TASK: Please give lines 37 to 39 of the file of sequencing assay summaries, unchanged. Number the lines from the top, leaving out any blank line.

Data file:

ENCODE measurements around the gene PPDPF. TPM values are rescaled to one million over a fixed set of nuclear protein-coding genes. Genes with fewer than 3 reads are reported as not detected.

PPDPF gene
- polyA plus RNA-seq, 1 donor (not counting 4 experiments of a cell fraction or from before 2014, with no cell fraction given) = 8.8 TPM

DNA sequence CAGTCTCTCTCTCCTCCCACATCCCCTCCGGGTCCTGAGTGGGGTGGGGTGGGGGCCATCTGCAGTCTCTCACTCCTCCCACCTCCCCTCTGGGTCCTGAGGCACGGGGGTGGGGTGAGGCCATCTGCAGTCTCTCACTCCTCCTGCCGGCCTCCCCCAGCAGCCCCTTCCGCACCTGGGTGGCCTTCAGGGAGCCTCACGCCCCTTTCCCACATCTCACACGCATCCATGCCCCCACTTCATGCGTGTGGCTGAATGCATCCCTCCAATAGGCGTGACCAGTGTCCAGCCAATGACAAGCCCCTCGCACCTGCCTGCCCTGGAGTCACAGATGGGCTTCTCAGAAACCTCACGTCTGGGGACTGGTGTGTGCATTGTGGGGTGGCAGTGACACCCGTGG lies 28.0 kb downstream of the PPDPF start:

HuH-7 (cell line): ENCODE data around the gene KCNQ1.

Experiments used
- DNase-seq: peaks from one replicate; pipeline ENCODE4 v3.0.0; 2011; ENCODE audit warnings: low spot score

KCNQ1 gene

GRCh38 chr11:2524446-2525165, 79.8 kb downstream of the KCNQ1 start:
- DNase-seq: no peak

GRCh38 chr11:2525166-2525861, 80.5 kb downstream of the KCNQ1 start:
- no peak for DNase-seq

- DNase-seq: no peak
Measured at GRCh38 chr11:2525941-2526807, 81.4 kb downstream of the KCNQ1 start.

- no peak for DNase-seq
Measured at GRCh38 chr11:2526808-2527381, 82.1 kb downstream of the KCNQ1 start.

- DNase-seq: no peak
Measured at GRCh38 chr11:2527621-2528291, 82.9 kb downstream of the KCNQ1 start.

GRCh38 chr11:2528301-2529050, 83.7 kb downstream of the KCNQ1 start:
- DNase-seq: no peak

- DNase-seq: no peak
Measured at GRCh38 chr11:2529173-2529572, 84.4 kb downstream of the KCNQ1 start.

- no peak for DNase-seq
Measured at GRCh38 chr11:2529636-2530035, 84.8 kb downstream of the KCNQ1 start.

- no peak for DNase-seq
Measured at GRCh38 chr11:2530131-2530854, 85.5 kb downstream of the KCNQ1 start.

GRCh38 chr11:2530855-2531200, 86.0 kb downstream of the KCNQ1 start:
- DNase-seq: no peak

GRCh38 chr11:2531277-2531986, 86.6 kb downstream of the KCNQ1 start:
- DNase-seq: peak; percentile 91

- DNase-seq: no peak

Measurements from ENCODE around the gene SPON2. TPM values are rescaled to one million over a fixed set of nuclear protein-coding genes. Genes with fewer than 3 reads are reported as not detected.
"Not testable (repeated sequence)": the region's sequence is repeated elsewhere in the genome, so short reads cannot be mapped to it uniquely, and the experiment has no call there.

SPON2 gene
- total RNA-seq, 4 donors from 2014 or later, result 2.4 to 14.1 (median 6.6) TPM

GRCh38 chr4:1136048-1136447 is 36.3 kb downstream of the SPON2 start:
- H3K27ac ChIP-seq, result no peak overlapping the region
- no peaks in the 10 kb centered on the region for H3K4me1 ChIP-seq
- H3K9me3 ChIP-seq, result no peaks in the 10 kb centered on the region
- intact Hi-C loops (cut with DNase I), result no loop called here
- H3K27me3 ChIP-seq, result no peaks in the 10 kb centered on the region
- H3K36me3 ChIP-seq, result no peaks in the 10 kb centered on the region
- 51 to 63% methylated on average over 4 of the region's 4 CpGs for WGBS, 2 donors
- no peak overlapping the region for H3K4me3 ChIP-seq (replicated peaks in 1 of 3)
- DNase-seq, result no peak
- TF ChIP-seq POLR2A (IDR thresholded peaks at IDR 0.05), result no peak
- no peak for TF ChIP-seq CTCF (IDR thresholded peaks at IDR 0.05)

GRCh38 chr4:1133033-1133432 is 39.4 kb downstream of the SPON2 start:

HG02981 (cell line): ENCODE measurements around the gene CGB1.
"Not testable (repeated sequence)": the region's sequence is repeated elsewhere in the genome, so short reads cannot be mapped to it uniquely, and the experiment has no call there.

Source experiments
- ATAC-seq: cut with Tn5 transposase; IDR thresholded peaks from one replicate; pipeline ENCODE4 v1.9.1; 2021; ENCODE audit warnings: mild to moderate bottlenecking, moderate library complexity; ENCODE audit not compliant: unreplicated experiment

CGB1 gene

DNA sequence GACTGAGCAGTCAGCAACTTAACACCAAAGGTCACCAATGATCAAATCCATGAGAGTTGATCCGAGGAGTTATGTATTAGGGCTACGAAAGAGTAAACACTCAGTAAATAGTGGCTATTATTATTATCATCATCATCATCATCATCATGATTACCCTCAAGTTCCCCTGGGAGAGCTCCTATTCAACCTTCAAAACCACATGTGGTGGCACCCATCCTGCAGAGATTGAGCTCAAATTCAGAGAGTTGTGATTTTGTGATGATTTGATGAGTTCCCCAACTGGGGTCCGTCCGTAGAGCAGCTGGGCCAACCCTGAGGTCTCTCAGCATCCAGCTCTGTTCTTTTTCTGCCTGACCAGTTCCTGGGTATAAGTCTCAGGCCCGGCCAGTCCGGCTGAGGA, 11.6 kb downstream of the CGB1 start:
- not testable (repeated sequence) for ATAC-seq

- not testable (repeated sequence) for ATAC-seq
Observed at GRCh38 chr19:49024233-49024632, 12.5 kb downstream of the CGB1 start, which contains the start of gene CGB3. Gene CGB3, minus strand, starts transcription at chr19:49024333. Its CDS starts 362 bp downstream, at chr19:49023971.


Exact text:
- H3K27ac ChIP-seq, result no peak overlapping the region
- no peaks in the 10 kb centered on the region for H3K4me1 ChIP-seq
- H3K9me3 ChIP-seq, result no peaks in the 10 kb centered on the region